It’s no secret that YouTube has been a popular platform for individuals all over the world to broadcast themselves—but who could have guessed that major beauty, fashion and music corporations would start using YouTube to seek out their next muse? Among the overwhelming number of registered users on YouTube, the talented self-taught rapper D-Pryde is a star who has caught the attention of one of the top music recording labels of all time.
D-Pryde, also known as Russell Llantino, is a Filipino Canadian rapper with over 57 million video views on YouTube at only 19 years old. He’s been making waves in the hip hop world, having recently signed with recording label BMG (a Sony Entertainment venture) this past December. He was nominated for XXL Magazine’s 2013 freshman cover and is certainly in good company with artists and songwriters like J. Cole, August Rigo, Bun B and Dumbfoundead, just to name a few.
Needless to say, he’s exactly the kind of star we’re celebrating in our Self-Made issue. Read on for Mochi’s exclusive scoop on D-Pryde’s beginnings on YouTube, his journey after getting signed, and his next big move for the near future.
Mochi Mag: Tell us about making your first YouTube video.
D-Pryde: I started [on YouTube] when I was 13. I saw a bunch of viral videos on random websites and forums and was like, “Hey, this site is kind of cool. Maybe I can do this stuff too.” So I just started uploading videos for fun, not even expecting to really get fans.
MM: When did you realize music could be more than a hobby?
DP: When I got signed at 16, that’s when I was like, “Oh okay, this is serious. I’m not going to be in school anymore, this is actually my love.”
MM: You’ve been signed with record label Mars Music Group before signing with BMG. How did that first relationship come about?
DP: Long story short, they found me on the web from a bunch of freestyle videos I did. One of the guys from Mars Music Group, Phil, looks exactly like me, so that gained his attention and then, all of a sudden, from there we just started talking.
MM: What does working with BMG mean for your career?
DP: The whole team, everyone around me is taking it more seriously now and there’s more pressure. It’s the type of positive pressure we all need to be more focused and keep me in check. [The BMG] joint venture is a good home and provides an opportunity to work with people and put my single out on the radio and the EP. Everything’s going to be bigger.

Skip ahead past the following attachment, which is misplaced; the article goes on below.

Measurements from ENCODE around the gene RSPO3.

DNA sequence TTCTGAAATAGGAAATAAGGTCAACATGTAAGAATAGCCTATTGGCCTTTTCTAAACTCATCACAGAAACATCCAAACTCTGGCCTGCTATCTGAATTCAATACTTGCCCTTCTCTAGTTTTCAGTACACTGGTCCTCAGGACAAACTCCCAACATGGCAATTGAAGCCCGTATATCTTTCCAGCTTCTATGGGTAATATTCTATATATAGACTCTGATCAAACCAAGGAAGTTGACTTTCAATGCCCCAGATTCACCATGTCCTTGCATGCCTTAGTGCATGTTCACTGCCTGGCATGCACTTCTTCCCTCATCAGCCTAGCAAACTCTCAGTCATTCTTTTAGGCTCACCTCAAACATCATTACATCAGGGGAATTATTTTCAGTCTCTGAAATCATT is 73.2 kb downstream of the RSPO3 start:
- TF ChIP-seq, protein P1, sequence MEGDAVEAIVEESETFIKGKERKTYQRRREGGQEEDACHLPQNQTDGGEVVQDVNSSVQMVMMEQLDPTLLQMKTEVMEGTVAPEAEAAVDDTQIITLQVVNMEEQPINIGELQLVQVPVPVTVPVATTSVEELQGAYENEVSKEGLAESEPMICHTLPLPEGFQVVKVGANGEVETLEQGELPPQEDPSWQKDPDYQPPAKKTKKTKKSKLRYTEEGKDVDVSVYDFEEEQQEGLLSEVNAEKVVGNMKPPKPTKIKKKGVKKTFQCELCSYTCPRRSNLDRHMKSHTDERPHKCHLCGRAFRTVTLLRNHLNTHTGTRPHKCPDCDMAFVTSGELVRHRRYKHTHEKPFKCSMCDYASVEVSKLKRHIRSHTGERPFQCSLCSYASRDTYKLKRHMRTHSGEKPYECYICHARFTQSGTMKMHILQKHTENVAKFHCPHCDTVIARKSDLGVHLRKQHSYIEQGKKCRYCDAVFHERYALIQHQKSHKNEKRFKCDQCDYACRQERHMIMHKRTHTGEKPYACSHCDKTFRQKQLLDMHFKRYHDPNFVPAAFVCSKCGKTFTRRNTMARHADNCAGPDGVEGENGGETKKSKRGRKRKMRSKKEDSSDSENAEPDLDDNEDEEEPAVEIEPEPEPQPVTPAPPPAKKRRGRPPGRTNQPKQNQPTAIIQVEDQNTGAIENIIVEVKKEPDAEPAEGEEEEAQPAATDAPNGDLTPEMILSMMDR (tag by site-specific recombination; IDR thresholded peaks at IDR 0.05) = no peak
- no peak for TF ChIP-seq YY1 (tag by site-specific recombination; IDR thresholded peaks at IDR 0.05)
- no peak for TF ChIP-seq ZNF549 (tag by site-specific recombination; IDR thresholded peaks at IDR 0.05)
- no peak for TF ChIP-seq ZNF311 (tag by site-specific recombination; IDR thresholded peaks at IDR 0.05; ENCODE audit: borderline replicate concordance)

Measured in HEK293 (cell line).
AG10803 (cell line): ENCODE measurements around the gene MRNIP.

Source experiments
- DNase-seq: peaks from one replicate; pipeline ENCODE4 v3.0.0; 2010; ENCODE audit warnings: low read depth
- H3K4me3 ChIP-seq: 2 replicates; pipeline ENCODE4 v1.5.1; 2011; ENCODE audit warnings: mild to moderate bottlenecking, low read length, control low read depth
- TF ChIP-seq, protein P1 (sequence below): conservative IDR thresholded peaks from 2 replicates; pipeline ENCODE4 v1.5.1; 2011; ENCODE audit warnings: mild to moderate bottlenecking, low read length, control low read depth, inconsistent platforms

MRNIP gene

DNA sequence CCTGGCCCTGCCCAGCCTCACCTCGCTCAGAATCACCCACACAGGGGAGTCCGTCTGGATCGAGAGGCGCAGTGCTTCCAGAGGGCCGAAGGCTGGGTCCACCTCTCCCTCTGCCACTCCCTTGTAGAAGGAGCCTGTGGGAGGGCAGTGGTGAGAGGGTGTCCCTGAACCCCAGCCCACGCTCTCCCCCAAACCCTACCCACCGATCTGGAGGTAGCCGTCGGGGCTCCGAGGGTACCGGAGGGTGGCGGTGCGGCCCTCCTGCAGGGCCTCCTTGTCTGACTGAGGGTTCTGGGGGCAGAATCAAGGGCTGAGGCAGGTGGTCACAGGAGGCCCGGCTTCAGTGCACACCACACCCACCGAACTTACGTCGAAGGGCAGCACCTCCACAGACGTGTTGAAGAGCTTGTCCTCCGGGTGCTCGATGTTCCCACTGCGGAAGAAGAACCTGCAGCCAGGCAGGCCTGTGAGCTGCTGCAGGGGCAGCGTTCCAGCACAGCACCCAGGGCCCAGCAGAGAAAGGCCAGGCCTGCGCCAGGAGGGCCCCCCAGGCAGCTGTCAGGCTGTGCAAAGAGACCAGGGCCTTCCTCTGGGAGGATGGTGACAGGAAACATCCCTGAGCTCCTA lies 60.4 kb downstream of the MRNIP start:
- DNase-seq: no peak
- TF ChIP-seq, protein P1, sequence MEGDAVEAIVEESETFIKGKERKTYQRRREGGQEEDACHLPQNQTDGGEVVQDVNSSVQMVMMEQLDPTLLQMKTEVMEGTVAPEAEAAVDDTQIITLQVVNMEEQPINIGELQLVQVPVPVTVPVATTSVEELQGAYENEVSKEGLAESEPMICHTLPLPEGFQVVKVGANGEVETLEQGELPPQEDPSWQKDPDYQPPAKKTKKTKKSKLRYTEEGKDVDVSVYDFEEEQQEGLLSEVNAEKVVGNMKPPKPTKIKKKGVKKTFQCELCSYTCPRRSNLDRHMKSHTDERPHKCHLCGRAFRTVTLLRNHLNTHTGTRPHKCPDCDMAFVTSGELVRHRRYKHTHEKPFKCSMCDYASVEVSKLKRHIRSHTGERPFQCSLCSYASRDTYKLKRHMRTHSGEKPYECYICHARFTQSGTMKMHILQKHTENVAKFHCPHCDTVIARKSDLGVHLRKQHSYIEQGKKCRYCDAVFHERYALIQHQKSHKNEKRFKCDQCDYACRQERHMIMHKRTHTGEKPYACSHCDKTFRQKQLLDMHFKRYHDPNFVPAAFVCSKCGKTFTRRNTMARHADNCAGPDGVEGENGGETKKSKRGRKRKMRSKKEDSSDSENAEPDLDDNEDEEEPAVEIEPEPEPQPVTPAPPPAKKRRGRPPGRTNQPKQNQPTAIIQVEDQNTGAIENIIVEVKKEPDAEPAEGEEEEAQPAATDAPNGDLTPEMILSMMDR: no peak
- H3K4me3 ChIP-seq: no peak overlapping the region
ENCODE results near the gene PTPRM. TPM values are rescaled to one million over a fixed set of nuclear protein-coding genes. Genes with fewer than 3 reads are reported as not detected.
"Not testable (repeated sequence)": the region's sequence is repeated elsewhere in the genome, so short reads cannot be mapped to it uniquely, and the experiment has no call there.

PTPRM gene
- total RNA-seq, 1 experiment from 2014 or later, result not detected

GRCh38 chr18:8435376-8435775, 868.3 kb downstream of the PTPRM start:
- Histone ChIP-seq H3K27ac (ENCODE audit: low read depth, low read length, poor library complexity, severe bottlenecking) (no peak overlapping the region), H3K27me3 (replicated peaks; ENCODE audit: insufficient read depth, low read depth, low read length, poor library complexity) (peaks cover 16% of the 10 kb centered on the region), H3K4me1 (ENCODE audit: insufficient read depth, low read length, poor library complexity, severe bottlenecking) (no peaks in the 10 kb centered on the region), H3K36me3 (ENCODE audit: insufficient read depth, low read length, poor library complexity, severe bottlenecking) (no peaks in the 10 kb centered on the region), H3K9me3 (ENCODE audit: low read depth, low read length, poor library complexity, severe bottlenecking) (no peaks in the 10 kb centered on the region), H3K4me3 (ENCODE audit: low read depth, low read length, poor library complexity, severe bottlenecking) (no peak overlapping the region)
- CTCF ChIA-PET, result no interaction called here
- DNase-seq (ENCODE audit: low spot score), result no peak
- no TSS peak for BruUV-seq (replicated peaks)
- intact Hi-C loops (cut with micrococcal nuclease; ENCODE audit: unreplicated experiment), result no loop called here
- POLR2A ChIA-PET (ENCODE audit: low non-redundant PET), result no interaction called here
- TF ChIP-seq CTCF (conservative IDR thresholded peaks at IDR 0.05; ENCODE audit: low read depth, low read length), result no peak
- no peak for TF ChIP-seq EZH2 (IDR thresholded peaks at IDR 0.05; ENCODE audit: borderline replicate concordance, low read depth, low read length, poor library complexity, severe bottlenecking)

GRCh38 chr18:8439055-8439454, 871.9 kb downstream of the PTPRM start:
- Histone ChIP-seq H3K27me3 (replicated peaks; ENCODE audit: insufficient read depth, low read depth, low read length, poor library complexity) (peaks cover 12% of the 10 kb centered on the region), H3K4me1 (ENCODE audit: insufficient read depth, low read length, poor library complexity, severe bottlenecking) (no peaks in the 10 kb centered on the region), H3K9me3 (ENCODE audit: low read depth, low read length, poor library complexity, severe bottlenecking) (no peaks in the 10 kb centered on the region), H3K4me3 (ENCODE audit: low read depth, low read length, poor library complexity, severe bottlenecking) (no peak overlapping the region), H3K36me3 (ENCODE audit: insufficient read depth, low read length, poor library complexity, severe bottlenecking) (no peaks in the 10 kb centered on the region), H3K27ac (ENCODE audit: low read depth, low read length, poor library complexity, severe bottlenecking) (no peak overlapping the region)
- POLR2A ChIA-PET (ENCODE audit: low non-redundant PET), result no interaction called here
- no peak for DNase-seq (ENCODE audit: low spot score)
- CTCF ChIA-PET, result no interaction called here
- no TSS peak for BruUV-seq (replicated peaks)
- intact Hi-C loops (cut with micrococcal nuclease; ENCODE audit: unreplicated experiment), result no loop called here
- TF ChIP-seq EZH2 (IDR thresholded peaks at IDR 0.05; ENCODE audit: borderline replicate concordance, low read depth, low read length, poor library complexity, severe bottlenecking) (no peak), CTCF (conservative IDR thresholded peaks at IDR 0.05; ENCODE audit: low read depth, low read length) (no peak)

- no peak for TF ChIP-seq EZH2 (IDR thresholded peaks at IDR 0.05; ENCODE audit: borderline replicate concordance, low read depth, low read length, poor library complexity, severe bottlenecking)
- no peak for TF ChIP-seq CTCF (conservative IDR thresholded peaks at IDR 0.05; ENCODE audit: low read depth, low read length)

MM: What exactly would you say makes you a self-made artist?
DP: The fact that I get to push more of me being me. My label is very lenient [with me] being myself instead of molding me into a pop star. I just got famous from being funny and weird.
MM: Is it hard being an Asian rapper?
DP: It was hard in the beginning, but now hip hop is more inclusive. I came out in a good era. There used to be struggles, but everything is better with the record deal as leverage to tell all of the haters, “Well, I made it here, can’t make fun of me now.”
MM: How did you come up with your rapper name?
DP: My rap name used to be Duke because I grew up in not the best neighborhood, not the best state, and I just wanted the highest class out of everything for my mom and for my family. But, after everything, I was like, “Duke is a little too cliché,” so I switched it up and put the “pride” in there—pride being proud of everything so far and having led up to something big.
MM: Who or what inspired you to get into rapping?
DP: On the ”what” side, I wasn’t good at anything but rapping. And sports weren’t a main hobby to me during high school. And ”who” would be Eminem. He’s my biggest influence.
MM: What’s your favorite video ever produced?
DP:“Start Again” by Rik Cordero [executive producer of YouTube Channel Three/21]. It was simple. It was just me solo in the entire video, as a character along with a drummer, and it filmed amazingly. It was the first video I ever did with Rik.
MM: What’s your advice to aspiring Asian rappers out there?
DP: Do what you have to do. Be fun, be happy. Use what you have to your advantage. Be real.
Header credit: Chad Griffith.